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Morgenster blends Boland and Italy with finesse

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Winemaker Henry Kotze, Giulio Bertrand and consultant Pierre Lurton

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It always seems to be a beautiful day when its time to head to Morgenster, and this was no exception. A group of wine media and trade representatives filled the tasting room then filed into the cellar where tables, dressed in white, sported enough glasses to indicate a tasting of some magnitude. In front, courteous host Giulio Bertrand, winemaker Henry Kotze and Gallic consultant Pierre Lurton from Chateau Cheval Blanc introduced the lineup which comprised the release of the Bordeaux-style flagship wine and the 2013 vintages of his Italian Collection. Starting with what was, for me, an outstanding wine,the Morgenster White 2015 is a blend of 55% sauvignon blanc and 45% semillon, satiny, yet frisky, exhibiting both herbaceous notes, a touch of oiliness, and a whiff of fruit, in an elegant, irresistible combination. Bottled just two months ago after 10 months in oak, this was produced from bought-in grapes from vineyards close to the estate. Their own white grape vines will be ready to produce fine wines soon, but this wine, due for release in September at around R150, is worth waiting for.

On to the Italian cultivars, starting with the Caruso rosé, made from sangiovese, with its low- alcohol level of 12,5% makes a great introduction to Morgenster, with discernible backbone, plenty of berry fruit balanced with savoury notes, selling at around R80.

Tosca 2013 is a blend of 76% sangiovese, 12% each of cabernet and merlot, selling at just under R200, is an enjoyable meld, a great food wine, and probably more popular with locals than the Nabucco – the 2013 vintage of which is 100% nebbiolo, This cultivar has its fair share of fans, and is distinctly different from our reds, and should be paired with Italian fare.

The Lourens Valley 2012 may be regarded as a second fiddle red blend to the Morgenster, but is usually one that I have enjoyed hugely in the past. No change here – from its aromatic nose to a palate with fruit balanced with smooth tannins in an elegant and approachable combination, I would choose this for winter fireside sipping . It sells for around R145.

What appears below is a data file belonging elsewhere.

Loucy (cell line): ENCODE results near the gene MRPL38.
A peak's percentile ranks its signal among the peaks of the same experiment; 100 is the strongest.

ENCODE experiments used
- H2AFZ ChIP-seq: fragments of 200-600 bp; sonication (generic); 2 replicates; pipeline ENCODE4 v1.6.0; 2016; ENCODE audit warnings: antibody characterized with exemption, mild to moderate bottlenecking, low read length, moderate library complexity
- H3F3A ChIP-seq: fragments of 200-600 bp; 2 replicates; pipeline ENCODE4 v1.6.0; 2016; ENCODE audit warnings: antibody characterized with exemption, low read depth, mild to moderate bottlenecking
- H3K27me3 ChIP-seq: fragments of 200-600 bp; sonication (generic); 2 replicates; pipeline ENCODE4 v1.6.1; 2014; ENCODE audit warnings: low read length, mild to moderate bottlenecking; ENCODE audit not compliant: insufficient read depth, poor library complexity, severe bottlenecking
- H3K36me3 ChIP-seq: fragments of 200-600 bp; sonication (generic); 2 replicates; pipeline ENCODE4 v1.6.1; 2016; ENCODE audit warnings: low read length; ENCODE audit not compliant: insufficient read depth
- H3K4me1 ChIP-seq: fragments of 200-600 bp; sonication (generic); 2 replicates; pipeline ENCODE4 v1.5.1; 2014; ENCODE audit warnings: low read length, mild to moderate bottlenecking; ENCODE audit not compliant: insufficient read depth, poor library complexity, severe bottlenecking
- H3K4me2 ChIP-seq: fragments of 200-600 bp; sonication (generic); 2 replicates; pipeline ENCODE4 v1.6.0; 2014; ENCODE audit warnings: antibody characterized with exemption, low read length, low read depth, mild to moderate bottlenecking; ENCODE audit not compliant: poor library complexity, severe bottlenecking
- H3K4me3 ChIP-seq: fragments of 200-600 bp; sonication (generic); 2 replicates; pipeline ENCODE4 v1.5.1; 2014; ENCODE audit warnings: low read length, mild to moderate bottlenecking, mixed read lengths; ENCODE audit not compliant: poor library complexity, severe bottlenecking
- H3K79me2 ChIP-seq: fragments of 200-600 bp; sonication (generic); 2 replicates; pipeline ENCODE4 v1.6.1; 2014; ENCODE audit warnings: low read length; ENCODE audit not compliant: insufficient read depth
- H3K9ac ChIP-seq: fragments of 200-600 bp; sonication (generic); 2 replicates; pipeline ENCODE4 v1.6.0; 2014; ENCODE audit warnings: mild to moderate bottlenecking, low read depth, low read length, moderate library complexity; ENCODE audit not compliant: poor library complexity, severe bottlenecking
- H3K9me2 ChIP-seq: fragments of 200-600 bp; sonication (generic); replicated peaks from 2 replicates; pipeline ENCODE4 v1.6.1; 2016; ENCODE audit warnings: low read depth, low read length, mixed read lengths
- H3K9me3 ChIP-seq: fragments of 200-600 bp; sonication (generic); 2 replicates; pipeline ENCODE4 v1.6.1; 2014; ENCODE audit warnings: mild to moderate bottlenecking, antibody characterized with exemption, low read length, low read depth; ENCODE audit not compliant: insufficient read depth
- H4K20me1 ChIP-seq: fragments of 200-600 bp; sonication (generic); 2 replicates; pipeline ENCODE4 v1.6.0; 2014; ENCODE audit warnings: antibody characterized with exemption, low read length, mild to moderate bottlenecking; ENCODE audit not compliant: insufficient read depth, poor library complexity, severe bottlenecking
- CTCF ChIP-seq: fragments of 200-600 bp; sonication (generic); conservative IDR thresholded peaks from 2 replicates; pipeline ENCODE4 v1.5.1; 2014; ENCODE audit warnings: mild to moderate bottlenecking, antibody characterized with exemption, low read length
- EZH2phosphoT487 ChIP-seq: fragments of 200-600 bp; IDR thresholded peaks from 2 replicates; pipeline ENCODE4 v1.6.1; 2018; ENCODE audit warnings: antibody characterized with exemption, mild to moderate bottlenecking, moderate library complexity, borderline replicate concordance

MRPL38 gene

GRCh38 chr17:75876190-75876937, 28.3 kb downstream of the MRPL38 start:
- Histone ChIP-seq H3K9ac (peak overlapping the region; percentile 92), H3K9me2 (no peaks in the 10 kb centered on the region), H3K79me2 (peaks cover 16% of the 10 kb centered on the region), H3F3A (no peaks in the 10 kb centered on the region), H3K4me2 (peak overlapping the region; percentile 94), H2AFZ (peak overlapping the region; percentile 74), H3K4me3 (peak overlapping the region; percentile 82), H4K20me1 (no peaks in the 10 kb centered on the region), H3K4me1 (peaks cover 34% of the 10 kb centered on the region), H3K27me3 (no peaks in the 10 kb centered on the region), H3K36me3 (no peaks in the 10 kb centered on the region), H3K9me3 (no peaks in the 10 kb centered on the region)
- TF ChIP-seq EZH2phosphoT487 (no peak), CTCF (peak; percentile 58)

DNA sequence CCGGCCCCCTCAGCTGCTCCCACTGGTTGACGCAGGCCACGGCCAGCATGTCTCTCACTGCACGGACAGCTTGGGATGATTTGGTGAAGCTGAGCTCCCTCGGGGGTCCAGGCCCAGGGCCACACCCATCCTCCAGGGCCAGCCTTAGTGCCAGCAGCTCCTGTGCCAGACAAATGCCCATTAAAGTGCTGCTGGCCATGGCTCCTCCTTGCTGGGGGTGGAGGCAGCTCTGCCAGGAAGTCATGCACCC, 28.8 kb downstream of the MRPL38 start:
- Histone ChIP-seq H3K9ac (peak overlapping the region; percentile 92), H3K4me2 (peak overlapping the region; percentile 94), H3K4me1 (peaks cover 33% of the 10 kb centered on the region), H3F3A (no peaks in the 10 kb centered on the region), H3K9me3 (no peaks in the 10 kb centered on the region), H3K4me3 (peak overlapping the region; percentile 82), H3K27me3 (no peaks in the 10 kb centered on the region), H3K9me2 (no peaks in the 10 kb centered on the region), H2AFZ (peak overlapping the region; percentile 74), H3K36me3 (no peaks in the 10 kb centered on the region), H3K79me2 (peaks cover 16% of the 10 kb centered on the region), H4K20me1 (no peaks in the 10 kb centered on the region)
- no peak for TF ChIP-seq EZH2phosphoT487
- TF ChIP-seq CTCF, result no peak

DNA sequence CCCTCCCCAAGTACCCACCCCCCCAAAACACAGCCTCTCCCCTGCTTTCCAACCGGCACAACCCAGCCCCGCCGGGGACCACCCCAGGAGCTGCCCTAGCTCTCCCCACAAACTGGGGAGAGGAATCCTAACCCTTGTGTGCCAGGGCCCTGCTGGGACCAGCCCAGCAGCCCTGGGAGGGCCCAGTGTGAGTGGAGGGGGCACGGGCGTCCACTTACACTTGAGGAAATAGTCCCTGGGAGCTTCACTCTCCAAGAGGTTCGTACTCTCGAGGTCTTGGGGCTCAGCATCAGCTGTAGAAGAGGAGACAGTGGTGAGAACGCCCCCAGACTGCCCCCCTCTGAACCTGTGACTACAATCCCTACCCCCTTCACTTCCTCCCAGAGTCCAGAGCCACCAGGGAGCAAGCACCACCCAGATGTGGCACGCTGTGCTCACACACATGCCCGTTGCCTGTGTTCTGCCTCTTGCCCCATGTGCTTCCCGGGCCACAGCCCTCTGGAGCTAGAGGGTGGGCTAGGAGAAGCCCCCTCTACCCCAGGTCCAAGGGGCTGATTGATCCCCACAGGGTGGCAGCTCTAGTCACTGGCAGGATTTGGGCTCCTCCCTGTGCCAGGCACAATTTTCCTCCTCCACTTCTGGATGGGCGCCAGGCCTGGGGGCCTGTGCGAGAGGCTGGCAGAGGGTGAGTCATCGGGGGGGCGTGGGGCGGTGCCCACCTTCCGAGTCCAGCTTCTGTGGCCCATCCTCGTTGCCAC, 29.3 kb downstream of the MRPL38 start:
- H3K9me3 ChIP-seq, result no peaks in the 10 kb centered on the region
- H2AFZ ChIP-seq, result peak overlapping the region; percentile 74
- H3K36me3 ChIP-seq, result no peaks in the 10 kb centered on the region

From the prelude to the main course, the release of the Morgenster 2012, the Bordeaux-style flagship of the estate, comprising, unusually, 72% merlot, along with 16% petit verdot and 12% cabernet. With alcohol levels of 14,5% ,this fresh and enjoyable wine elicited much discussion among wine writers who queried the choice of merlot as the lead cultivar, (one being regarded with some disdain by many a fundi.) Henry’s answer was simply that this combination proved to be the best when he and Pierre took decisions on the components and proportions of the blend. Expect to pay around R370.

Back in the tasting room a team had produced a wide selection of delectable Italian snacks, each one matched to one of the wines we had tasted. From parmesan risotto to tiny meatballs, from quality smoked salmon to veal tongues on ciabatta, the visitors tucked in, savouring the pairings with relish.

As the noise levels grew, our host moved among friends and colleagues, surely pleased that both his ambitions have been realised – to produce great Bordeaux-style blends at Morgenster and to make fine wines from Italian varietals on his very lovely, historic Cape farm. His olive oils are also rewarding his sizeable investment very well.

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